What underlies the “correct” use of sources, and why is it considered important in academia?
The conventions for incorporating sources into academic products that are commonly accepted here at the University of Hawai`i at Manoa (as well as at most universities in the U.S., and in many other countries) require two important skills. First, good scholarly work typically involves being aware of what others have learned related to the same topic. These “others” are, of course, your sources. The second part of doing good scholarly work is to integrate your sources’ ideas into your own academic work (and when doing this, it’s important to always cite your sources).
Why do scholars care so much about using and citing sources? Initially many students may feel like this is just a silly requirement, perhaps thinking that the only reason they have to do this is because their professors had to do the same thing when they were students. Actually, there are some core values that underlie these conventions. Scholarly use of sources:
- shows the reader whose work the writer has read and learned from (in some cases, this helps a reader [such as a professor] to introduce additional sources that the writer may not have been aware of).
- helps the writer (and the reader) to see and discuss the history and evolution of ideas on a specific topic within a field.
- shows where different authors fit into this history and helps to identify groups of scholars whose opinions or perspectives are similar.
- allows the writer to show where their own ideas fit.
In other words, incorporating sources is much more than asking, “What is this source author’s point? And how can I rewrite it in ‘my own words’?”. To incorporate sources in a scholarly way, the questions to pursue are, “What are this source author’s points? How do they connect with the ideas of others in the field? How do they connect with my ideas and support (or refute) the things I want to say?”
There are basically three ways you can incorporate the ideas of sources:
- Quote: take an idea from a source and use exactly the same words as the author, in quotation marks (“xxxx”). (The use of quotation marks shows the reader that these are the source’s exact words.) Cite the source according to an accepted style guide, and make sure you include your source in your list of references.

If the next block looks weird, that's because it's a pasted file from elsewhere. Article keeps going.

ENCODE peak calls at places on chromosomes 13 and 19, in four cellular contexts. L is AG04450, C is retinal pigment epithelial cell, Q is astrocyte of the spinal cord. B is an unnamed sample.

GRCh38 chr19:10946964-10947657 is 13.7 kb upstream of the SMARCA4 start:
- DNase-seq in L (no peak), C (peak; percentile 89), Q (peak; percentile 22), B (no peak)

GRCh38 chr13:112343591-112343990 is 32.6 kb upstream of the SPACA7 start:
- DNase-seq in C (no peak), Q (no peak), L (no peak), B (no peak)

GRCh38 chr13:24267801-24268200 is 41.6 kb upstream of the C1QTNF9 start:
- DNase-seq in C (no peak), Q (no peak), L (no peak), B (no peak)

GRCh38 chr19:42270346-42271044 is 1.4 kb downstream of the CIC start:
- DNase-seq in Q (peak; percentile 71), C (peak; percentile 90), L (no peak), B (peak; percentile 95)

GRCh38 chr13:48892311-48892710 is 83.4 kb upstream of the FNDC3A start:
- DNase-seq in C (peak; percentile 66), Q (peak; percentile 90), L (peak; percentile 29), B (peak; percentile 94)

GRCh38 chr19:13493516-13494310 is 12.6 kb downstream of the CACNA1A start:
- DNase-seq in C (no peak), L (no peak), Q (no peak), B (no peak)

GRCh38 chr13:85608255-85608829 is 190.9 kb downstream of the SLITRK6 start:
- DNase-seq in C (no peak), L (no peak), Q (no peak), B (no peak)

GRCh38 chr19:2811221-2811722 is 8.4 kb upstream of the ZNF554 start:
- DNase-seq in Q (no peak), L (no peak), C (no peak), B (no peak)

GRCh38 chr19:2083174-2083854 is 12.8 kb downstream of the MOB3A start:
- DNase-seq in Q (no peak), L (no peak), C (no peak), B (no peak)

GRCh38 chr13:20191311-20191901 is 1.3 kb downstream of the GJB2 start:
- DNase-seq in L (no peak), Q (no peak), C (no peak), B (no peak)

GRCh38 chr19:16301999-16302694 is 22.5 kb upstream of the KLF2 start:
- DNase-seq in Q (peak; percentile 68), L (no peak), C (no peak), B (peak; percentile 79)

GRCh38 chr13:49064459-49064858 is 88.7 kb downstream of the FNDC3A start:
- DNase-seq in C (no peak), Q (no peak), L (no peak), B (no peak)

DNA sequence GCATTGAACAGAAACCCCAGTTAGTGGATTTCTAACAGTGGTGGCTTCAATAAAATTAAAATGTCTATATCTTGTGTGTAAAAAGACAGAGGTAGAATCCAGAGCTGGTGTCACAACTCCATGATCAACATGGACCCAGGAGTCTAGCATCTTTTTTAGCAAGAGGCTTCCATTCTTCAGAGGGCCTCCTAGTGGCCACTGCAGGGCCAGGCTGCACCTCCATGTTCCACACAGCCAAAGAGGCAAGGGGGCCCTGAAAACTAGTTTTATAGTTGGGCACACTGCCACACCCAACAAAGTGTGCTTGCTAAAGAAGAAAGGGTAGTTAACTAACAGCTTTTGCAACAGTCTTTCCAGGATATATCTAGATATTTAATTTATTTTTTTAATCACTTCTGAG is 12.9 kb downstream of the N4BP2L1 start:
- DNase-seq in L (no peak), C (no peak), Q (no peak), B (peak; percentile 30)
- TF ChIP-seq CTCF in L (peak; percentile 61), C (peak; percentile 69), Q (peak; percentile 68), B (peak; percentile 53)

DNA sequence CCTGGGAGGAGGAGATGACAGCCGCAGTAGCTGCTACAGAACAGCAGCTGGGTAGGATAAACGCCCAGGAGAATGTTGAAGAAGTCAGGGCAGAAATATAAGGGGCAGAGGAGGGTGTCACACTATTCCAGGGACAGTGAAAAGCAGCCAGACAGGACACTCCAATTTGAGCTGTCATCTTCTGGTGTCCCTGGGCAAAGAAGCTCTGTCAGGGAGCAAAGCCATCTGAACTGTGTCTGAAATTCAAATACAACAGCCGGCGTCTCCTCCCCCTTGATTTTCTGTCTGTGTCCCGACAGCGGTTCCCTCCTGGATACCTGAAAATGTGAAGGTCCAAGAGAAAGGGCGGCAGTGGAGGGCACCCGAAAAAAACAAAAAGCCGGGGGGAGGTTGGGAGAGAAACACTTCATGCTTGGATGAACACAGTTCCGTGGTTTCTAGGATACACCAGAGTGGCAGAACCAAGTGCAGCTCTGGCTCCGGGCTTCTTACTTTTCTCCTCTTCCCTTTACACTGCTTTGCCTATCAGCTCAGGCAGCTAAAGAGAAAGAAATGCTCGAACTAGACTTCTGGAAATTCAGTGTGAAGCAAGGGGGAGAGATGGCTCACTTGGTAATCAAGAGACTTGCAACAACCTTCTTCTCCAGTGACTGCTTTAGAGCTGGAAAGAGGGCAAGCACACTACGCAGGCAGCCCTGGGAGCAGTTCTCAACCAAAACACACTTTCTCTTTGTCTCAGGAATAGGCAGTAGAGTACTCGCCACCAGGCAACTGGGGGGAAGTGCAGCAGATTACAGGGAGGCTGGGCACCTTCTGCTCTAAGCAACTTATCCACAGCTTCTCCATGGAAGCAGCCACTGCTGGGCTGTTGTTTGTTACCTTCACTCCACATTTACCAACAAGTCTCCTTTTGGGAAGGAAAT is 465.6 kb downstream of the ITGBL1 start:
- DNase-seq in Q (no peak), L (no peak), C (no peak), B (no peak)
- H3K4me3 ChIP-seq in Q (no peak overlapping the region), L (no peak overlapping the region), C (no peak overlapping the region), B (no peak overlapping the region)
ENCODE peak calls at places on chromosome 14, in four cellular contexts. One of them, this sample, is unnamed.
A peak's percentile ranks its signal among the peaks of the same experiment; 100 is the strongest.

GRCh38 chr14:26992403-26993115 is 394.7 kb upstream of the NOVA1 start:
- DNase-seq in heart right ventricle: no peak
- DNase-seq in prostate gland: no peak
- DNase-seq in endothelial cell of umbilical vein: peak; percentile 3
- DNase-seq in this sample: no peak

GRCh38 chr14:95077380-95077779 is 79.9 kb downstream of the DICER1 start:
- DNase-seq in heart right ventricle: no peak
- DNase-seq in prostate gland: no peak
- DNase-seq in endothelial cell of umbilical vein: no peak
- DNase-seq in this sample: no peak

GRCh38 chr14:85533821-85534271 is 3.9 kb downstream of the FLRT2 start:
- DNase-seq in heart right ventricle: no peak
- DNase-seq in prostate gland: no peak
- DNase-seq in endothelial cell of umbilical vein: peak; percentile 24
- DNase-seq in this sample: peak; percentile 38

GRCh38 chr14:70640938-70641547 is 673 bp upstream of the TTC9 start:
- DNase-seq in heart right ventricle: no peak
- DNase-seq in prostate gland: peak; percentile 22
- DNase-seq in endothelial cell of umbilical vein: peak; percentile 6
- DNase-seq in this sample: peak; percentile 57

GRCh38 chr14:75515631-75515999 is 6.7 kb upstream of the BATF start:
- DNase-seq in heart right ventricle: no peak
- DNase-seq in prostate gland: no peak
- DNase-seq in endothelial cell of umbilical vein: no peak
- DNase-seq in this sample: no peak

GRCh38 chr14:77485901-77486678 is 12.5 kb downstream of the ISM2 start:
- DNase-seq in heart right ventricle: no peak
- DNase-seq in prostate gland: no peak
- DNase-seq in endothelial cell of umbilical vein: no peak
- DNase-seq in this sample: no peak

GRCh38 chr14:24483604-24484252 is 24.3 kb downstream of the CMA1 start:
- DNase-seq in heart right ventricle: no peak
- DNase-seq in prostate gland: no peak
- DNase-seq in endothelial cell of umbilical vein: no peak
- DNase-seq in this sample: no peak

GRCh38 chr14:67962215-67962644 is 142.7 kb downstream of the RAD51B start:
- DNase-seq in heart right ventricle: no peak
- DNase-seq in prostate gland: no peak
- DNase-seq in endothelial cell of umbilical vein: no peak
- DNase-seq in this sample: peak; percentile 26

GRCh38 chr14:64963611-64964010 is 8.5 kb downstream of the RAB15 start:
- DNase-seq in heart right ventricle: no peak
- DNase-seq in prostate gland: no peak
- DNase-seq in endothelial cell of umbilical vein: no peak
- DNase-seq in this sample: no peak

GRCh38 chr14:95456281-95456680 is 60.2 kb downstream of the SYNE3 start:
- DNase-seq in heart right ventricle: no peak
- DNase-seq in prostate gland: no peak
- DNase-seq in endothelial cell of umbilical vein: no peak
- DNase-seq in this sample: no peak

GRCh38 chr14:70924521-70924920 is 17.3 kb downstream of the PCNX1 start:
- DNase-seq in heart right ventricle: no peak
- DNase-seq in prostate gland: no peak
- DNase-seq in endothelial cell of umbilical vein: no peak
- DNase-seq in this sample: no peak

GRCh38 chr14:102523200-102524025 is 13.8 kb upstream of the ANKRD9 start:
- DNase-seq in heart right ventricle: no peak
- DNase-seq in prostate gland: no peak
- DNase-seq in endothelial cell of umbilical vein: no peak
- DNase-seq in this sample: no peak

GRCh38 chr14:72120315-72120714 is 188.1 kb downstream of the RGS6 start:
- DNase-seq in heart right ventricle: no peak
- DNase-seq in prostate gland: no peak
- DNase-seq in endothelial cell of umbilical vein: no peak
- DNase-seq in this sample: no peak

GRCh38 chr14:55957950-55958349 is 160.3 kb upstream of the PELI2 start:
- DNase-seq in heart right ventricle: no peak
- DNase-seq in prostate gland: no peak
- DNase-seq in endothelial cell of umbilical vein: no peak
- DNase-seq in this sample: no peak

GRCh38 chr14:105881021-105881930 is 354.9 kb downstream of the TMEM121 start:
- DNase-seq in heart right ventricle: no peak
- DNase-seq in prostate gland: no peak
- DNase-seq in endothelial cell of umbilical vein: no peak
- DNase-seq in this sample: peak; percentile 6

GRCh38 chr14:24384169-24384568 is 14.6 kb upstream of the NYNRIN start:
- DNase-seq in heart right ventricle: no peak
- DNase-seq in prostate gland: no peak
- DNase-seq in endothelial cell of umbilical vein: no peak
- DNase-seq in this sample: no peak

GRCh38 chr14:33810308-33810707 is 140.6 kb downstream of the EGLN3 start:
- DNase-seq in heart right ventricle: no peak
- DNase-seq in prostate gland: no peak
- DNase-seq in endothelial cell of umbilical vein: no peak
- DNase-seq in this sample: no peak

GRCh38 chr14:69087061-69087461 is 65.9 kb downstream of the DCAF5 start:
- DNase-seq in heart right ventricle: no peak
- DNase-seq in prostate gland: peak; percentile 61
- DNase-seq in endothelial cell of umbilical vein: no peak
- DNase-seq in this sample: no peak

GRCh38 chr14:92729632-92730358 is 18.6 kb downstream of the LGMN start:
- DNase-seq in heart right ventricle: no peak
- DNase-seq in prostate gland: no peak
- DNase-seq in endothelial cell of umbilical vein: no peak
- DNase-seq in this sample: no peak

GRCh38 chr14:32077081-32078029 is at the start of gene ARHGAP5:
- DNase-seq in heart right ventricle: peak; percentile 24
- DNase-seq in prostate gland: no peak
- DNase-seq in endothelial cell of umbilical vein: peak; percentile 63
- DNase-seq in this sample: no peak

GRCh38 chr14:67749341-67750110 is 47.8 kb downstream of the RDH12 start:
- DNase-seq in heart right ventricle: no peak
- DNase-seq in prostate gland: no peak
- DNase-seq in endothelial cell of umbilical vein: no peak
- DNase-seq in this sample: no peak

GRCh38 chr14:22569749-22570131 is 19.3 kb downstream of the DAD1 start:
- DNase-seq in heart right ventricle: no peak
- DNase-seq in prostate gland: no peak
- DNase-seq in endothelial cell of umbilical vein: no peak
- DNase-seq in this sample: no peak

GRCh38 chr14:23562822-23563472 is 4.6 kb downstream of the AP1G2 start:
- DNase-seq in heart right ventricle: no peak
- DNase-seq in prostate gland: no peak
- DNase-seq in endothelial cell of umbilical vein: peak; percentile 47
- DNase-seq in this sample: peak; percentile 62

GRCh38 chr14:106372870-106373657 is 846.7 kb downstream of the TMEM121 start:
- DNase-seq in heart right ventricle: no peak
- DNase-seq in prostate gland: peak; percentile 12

- Paraphrase: take an idea from a source and write about it in your own words. (Note that, although you have changed the words, the source’s original meaning must not be changed.) Cite the source according to an accepted style guide, and make sure you include your source in your list of references.
- Summarize: take an idea from a source (usually a larger idea) and condense it into a shorter text, using your own words. (Note that, although you have changed the words and condensed the length, the source’s original meaning must not be changed.) Cite the source according to an accepted style guide, and make sure you include your source in your list of references.
These three ways of incorporating sources’ ideas are fairly easy to understand, but are not easy to do. It takes time to develop expertise at quoting, paraphrasing and summarizing (including knowing when a quote might be best, or a paraphrase, or a summarized statement). Further, it takes time for novice writers to develop the ability to connect the ideas of their sources with their own ideas. Again, it’s important to remember that university students are apprentices in academic discourse, and may need help as they develop these skills.